Probably the flavour packet. While the noodles are salty, the flavour packets are full of additives, seasonings, etc. The sodium level is very high.

 

I made ramen yesterday. Actually, it was packaged rice noodles (ho-fan). I made it with my home made turkey stock, celery, and like one quarter of the seasoning packets. I also added some nutritional yeast and srircha.

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Probably the flavour packet. While the noodles are salty, the flavour packets are full of additives, seasonings, etc. The sodium level is very high.

Actually the original poster asked about calories not sodium, so I would have to go with the noodles. Can't imagine the flavoring packet having a whole lot of calories. Sodium, definitely.

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Actually the original poster asked about calories not sodium, so I would have to go with the noodles. Can't imagine the flavoring packet having a whole lot of calories. Sodium, definitely.

 

Most Asian ramen noodles include an oil packet in addition to a dry seasoning packet which is high calories and high in sodium.

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Most Asian ramen noodles include an oil packet in addition to a dry seasoning packet which is high calories and high in sodium.

Lol not in the 25 cent ramen noodle packets I bought in college. Didn't know of the kind with oil packets.

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Lol not in the 25 cent ramen noodle packets I bought in college. Didn't know of the kind with oil packets.

25 cents!  Big spender!

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A large majority of ramen noodles are fried before packaging. It's one of the reasons they cook quickly & supposedly adds shelf life. I imagine the noodles have a higher fat/calorie count than a standard noodle.

I added all kinds of stuff into packages in college, but since my house has gone gluten free they aren't an option. There are rice noodle style ramens but my kids really just want broth with noodles in it when they say ramen so that's what I make. I tried to convince them to let me add an egg or mushrooms or cheese. Nope, no go. Ramen to them is plain noodle soup. Because of that it's an occasional snack more than a meal.

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Call me a cheap ramen snob but I prefer Sapporo Ichiban original ramen. There is no oil, just noodles and flavor and there are over 400 calories in it. I'd assume it's the noodles. I wish I could just buy the flavor and make it with soba or cellophane noodles.

 

51S8PMEF8WL._SY300_.jpg

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I checked my ramen noodles and I think it's mostly for the noodles now too, but it's a bit difficult to tell as well since I think manufacturer's also have must put in the supplied stuff.

 

As for new foods, this year, I really started to eat and basically love two health foods:

 

Nutritional Yeast: I only know one other person in my circle who loves this. I always put this on my popcorn and now some of my soups. I like that yeasty/cheesey taste. I use the Bragg's and like the added nutrients as well.

 

Chia Seeds: I've been putting this in my oatmeal, but I tried the chia pudding for the first time. I really like the texture. I also think it's just as good as yogurt (if not better) as a digestive aid. I have somewhat sensitive stomach and this has helped.

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Call me a cheap ramen snob but I prefer Sapporo Ichiban original ramen. There is no oil, just noodles and flavor and there are over 400 calories in it. I'd assume it's the noodles. I wish I could just buy the flavor and make it with soba or cellophane noodles.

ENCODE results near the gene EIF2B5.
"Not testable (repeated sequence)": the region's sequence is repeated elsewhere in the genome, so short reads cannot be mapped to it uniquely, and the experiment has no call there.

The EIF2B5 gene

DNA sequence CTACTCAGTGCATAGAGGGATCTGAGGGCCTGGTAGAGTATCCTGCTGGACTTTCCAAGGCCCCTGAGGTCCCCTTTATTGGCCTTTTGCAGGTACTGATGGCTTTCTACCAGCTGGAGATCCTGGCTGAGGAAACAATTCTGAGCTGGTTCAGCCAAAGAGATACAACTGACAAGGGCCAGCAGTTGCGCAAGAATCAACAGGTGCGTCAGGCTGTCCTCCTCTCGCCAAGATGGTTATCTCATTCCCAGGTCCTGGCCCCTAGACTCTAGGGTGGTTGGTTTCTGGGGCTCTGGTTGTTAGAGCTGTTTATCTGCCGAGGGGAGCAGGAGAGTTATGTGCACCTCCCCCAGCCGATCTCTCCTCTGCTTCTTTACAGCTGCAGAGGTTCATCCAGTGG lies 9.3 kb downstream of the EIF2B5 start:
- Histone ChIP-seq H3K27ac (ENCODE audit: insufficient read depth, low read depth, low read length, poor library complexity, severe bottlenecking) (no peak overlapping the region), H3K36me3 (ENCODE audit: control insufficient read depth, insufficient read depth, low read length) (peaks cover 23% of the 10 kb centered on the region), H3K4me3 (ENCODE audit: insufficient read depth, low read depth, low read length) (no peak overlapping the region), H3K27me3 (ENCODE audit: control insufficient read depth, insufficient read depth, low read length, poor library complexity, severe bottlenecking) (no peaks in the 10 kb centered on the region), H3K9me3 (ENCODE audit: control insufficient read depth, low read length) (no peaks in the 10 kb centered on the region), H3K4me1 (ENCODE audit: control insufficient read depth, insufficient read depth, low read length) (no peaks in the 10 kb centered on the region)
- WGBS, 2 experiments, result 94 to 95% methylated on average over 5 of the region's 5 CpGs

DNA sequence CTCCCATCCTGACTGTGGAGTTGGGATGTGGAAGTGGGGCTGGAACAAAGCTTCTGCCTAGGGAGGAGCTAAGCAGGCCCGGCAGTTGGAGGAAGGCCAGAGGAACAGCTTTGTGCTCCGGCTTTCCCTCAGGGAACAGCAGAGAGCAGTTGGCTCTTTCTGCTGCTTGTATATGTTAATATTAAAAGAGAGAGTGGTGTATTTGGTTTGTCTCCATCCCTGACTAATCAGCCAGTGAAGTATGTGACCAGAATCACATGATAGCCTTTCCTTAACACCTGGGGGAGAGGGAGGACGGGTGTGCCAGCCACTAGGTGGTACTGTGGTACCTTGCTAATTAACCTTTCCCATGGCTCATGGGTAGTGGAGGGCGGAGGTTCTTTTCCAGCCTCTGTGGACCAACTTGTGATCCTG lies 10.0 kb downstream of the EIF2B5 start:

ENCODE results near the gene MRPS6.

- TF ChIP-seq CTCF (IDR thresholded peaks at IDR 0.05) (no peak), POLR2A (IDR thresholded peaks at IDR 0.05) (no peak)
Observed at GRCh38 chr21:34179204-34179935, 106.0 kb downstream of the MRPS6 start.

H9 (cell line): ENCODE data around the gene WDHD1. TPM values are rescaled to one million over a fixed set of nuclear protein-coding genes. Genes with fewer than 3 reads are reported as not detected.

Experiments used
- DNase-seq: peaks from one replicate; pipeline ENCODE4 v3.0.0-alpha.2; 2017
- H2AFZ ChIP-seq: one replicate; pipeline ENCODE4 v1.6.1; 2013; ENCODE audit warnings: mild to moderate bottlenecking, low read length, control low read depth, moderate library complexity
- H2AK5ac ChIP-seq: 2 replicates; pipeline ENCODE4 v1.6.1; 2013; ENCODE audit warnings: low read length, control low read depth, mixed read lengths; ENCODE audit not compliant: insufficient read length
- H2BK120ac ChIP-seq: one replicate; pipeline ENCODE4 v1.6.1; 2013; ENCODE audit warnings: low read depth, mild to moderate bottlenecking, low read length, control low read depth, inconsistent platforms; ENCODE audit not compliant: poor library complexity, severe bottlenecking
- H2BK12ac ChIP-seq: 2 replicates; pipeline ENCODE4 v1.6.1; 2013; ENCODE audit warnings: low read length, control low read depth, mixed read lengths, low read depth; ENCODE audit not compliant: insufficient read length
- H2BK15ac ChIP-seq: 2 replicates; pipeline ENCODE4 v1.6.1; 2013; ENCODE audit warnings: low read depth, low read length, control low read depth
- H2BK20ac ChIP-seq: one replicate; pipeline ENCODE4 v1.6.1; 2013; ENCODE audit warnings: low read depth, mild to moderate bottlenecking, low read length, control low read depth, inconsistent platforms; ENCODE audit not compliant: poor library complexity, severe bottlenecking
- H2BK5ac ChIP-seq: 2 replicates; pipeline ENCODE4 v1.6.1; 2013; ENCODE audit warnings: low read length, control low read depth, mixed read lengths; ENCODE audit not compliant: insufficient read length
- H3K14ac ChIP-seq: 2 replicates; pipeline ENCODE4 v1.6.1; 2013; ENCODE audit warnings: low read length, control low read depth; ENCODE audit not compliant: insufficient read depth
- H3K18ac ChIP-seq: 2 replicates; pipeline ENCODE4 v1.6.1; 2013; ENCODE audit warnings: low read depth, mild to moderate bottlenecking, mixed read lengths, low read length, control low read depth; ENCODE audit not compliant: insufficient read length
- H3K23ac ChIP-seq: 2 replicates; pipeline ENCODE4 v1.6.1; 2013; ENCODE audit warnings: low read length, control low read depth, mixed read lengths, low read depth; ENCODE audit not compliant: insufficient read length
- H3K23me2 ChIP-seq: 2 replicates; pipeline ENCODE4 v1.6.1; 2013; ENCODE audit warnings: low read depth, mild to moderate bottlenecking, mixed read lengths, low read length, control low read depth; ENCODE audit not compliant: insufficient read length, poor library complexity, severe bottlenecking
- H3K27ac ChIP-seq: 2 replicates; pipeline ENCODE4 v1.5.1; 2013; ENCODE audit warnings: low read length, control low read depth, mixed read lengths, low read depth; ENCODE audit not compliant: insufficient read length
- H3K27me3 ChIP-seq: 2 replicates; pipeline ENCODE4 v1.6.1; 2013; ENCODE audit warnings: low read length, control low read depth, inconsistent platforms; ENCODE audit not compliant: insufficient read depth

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Came from a large family and Sapporo, while very tasty, would have been too expensive to buy in the quantities we went through it.  We got used to Maruchen as kids so that became the "normal" taste to us.  My kids go through a fair amount so it becomes both a cost issue plus a supply issue.  I can only get the Sapporo in the Asian markets which are a bit of a schlep or at World Market which I go to infrequently. 

 

Google  DIY ramen seasoning and there's a fair number of ideas.  Some are pretty straight forward and some require almost every ingredient in your spice cabinet.  I like the discussions on Chowhound.  They tend to be a bit lengthier and easier for me to follow.

 

I'd probably go with a bone broth, some miso paste, green onions, white pepper (much finer than black), some fish and/or oyster sauce, soy sauce, ground ginger (not a big fan of fresh since it can overpower foods very easily, but that is my take), maybe a bit of Better than Boullion...play mad scientist!

 

I'd be careful with the soy sauce, BtB and miso paste - all are pretty big hits of sodium so you may end up with a salt bomb if you are not careful.  For the miso paste, I wouldn't worry about MSG myself.  There are some available without it but your seasoning packets with the ramen are typically loaded with the stuff.  I try to avoid it on general principal, but don't get overly concerned if I can't.

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It was a treat in my house too. My mom wouldn't buy any ramen or "instant lunch" in general, so a literal treat to be shared 3 ways. Now if I buy it I dip the uncooked noodles in the flavor packet. Mmm sodium!

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My daughter typically eats the uncooked noodles.  I'll used the unopened flavor packets as a seasoning shortcut when I am making fried rice or panfried noodles/noodle lo mein.

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When I was a kid, my mom would slice egglant, dip the slices in egg and then breadcrumbs and fry them until they were golden & crunchy. She'd serve them with a dollop of ketchup on the plate so I think that's why I consider fried eggplant to be "meat" even to this day. But then, I feel the same way about grilled portobello mushrooms.  I'm not even aware that I'm serving a vegetarian dinner until Mr. P914 says, "Now this is a great vegetarian meal".